After several captures, I spent another 45 min exploring and photographing other areas, then bid farewell to another autumn season.
The original unedited raw file in Adobe Lightroom Mobile.The actual scene wasn’t this bright, but I exposed to the right which always makes the preview look somewhat washed out. A simple Exposure adjustment fixes that easily.
Upon reviewing the image in Lightroom, I realized it was only the central portion of the composition that had appealed to me in the field. The top and bottom of the image didn’t really add anything, and removing them would simplify the image down to the essential elements I found exciting. I cropped using a 1:3 panoramic format, and once I did that, I could easily see how much better the composition worked.
By making the image simpler, I also noticed a motif—the rhythmic variation of the trees—in tone and spacing. This prompted me to consider removing the color altogether, and once I did, it was clear to me that the black and white version was closest to my initial response in the field. I’m often asked when and why to convert to b&w, and this is when and why. When the image improves, nothing more than that.
Sure, it was supposed to be a foliage image, but again, what matters most is that the image represents what I saw and felt. Color is great, but only when it actually adds something meaningful.
Careful setting of the white and black points in LR was also important since the image doesn’t really have a true white or black area. I want it to remain moody and grey, with just enough contrast to delineate the forms, but not so much that it becomes heavy or bright. That means ignoring the actual black and white posts and “seasoning to taste.” I also avoided adding any clarity, since that took away from the atmosphere and depth of the distant trees and fog.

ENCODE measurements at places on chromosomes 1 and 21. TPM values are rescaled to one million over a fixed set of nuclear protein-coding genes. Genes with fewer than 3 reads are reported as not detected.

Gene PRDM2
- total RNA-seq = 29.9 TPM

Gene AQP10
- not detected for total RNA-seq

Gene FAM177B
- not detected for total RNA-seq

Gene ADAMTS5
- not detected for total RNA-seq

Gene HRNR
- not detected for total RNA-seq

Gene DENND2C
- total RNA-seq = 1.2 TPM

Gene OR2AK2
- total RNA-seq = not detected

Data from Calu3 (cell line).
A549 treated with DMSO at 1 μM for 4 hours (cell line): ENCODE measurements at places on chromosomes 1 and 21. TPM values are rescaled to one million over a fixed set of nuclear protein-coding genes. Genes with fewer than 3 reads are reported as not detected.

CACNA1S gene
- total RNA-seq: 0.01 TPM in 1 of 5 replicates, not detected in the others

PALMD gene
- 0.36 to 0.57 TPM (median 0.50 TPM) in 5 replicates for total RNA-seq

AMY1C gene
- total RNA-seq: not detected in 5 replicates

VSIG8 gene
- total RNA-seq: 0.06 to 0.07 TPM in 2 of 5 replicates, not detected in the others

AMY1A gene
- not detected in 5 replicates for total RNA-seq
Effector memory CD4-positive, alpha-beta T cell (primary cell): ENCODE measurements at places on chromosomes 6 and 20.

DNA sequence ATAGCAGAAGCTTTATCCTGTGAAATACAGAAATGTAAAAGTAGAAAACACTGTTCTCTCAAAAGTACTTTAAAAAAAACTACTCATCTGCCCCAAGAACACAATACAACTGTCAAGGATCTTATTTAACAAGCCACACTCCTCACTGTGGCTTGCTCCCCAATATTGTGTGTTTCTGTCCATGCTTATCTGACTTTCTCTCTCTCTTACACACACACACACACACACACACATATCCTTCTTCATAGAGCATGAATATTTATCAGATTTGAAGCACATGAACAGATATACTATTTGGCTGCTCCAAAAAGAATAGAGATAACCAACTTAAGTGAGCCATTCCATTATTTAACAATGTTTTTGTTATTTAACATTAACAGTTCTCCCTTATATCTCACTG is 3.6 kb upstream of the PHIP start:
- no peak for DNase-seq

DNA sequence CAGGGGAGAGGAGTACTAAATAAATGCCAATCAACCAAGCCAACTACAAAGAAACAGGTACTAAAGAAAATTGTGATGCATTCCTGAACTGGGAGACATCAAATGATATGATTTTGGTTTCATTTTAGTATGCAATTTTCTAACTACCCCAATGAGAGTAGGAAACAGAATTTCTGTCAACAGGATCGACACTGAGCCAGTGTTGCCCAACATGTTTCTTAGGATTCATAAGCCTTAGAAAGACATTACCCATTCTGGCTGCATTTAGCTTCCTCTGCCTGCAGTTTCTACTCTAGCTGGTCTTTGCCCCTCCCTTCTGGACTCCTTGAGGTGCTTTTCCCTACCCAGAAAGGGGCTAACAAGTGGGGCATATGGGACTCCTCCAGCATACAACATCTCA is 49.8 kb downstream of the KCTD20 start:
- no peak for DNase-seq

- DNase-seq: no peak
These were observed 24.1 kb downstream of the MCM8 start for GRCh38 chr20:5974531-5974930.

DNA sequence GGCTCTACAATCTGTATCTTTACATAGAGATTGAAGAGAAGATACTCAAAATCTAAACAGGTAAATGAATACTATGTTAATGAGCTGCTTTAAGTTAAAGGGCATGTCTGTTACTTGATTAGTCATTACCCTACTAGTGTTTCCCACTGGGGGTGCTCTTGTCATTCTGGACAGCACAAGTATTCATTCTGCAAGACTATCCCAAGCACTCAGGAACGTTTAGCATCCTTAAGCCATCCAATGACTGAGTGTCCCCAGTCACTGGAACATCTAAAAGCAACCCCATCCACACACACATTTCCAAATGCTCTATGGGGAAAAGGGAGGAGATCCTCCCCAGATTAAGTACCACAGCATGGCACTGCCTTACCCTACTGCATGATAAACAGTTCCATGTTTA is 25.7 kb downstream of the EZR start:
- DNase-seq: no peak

Finally, I added a bit of split toning to cool the highlights. It seems to capture the overall sense of space and depth in the image. In the end, what makes this image work for me is the variation and rhythm of the shapes, combined with the atmosphere that simplifies the image overall.
After basic adjustments, I considered various panoramic crops until I decided this was the optimal one based on how the yellow leaves move through the image, creating a sense of direction for the viewer.
Converting to black & white simplifies the message, emphasizing the motif—variation and rhythm, creating depth and atmosphere.
A bit of split toning to cool the highlights, which I think better captures the mood of the scene.
Compositionally, the image is based on the primary tress ( a grouping of three’s), in yellow, that establish the motif and the darkest tones, placing them in the foreground. The red lines show the pattern repeating yet fading into the distance—depth and space, The green circles show the bright leaves leading the eye up and through the frame—a counterpoint to the verticals.
Being able to exclude what isn’t needed depends on your ability to recognize good design, and that takes dedicated practice. It’s why I’m adamant that improving your visual literacy is the single best thing you can do for your photography. It means that when you’re in the field, instead of being distracted by everything you see, you can focus your concentration on what’s actually happening and be much more confident about pressing the shutter button.
In part II of this post, I’ll discuss and share the final stage, the finished print.
Watch an in-depth video of my Lightroom workflow.